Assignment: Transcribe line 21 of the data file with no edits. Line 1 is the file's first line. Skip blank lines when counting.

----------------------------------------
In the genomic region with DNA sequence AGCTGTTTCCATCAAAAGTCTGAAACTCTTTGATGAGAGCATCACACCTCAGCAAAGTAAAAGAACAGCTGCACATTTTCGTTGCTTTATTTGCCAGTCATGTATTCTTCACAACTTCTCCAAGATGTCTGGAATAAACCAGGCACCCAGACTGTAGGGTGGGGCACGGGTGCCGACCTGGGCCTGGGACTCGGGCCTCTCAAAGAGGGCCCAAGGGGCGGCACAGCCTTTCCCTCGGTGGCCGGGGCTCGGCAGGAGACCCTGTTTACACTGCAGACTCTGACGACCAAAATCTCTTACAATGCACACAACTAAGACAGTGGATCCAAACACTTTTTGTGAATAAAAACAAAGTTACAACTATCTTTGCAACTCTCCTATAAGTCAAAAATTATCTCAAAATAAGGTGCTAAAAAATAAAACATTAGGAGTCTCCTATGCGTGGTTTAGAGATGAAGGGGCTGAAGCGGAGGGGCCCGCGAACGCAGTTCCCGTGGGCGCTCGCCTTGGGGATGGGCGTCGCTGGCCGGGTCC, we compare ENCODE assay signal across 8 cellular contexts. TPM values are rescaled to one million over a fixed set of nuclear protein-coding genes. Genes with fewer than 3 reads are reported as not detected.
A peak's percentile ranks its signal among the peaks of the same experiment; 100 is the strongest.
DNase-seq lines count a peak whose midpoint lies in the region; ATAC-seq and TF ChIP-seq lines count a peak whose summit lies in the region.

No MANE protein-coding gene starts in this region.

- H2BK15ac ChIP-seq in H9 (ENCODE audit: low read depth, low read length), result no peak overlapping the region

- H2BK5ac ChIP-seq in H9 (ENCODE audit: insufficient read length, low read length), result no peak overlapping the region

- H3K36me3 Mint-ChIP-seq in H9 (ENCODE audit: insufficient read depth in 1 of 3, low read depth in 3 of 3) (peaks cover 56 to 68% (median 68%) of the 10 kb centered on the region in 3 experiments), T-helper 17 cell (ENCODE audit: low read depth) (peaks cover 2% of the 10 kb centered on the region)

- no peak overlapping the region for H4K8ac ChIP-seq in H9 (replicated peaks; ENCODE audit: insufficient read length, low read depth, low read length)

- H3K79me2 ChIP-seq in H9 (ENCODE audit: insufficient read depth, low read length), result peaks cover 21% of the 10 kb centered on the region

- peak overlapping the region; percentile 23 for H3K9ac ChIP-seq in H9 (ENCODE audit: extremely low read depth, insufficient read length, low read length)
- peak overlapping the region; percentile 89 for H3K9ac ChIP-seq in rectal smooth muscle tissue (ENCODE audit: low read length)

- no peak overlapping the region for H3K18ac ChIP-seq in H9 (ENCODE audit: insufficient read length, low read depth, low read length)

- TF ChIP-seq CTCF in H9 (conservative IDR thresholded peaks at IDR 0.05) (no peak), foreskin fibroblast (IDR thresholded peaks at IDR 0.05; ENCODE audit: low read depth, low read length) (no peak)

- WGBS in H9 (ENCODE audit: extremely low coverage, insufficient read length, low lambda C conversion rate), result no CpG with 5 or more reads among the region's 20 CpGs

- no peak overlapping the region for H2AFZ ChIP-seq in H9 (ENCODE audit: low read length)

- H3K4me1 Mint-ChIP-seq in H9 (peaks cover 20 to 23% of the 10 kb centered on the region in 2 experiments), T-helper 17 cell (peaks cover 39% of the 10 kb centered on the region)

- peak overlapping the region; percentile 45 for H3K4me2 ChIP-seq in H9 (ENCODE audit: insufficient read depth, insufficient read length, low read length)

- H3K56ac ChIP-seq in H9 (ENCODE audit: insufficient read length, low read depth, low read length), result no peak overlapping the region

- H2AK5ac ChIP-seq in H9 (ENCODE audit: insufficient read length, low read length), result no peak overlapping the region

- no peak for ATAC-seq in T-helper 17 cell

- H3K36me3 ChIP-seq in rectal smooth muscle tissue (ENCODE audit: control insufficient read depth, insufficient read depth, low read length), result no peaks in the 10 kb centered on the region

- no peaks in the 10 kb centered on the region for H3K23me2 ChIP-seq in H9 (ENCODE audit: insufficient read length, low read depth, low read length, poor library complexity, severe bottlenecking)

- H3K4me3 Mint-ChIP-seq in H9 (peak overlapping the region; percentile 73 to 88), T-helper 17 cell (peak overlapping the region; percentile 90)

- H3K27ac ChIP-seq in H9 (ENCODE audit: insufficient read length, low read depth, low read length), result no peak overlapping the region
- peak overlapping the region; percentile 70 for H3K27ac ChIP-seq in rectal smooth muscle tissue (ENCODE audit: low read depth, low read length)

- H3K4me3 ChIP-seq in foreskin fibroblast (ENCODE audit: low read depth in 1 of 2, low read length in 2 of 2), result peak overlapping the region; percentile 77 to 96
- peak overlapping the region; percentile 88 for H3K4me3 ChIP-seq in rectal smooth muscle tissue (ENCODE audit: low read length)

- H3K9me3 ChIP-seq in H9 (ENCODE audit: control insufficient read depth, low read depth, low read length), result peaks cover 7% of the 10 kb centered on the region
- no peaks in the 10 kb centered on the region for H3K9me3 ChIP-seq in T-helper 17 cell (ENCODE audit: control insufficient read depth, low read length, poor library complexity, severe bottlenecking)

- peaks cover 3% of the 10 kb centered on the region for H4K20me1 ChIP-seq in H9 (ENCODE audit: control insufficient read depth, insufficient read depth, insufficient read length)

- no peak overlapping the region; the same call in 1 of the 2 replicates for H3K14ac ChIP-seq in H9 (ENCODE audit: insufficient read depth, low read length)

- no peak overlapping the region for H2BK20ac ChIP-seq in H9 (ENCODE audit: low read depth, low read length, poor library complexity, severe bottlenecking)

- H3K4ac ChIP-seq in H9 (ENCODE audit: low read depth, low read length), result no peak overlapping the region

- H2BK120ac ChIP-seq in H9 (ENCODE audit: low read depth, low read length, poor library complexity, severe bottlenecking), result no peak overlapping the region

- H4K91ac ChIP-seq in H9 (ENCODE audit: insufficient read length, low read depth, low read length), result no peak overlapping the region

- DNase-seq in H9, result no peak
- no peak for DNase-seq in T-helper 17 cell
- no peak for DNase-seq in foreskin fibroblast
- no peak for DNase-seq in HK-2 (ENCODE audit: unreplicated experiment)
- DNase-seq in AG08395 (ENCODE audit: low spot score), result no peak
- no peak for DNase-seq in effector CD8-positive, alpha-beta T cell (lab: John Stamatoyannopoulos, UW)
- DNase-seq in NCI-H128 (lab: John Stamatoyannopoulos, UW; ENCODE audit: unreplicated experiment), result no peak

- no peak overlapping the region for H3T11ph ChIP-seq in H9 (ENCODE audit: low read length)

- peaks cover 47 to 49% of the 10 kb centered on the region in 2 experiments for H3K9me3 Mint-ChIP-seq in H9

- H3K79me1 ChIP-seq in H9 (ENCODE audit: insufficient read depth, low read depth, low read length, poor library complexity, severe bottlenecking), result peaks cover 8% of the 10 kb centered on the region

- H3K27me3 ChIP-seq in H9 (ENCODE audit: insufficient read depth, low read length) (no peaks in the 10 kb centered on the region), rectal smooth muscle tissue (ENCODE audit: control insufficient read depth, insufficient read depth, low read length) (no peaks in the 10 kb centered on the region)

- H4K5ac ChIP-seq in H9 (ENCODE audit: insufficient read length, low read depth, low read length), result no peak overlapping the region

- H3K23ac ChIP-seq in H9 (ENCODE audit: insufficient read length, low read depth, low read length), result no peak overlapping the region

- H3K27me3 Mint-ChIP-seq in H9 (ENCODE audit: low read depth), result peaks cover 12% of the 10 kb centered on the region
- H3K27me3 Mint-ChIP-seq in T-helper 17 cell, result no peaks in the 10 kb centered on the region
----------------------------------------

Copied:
- H3K36me3 ChIP-seq in rectal smooth muscle tissue (ENCODE audit: control insufficient read depth, insufficient read depth, low read length), result no peaks in the 10 kb centered on the region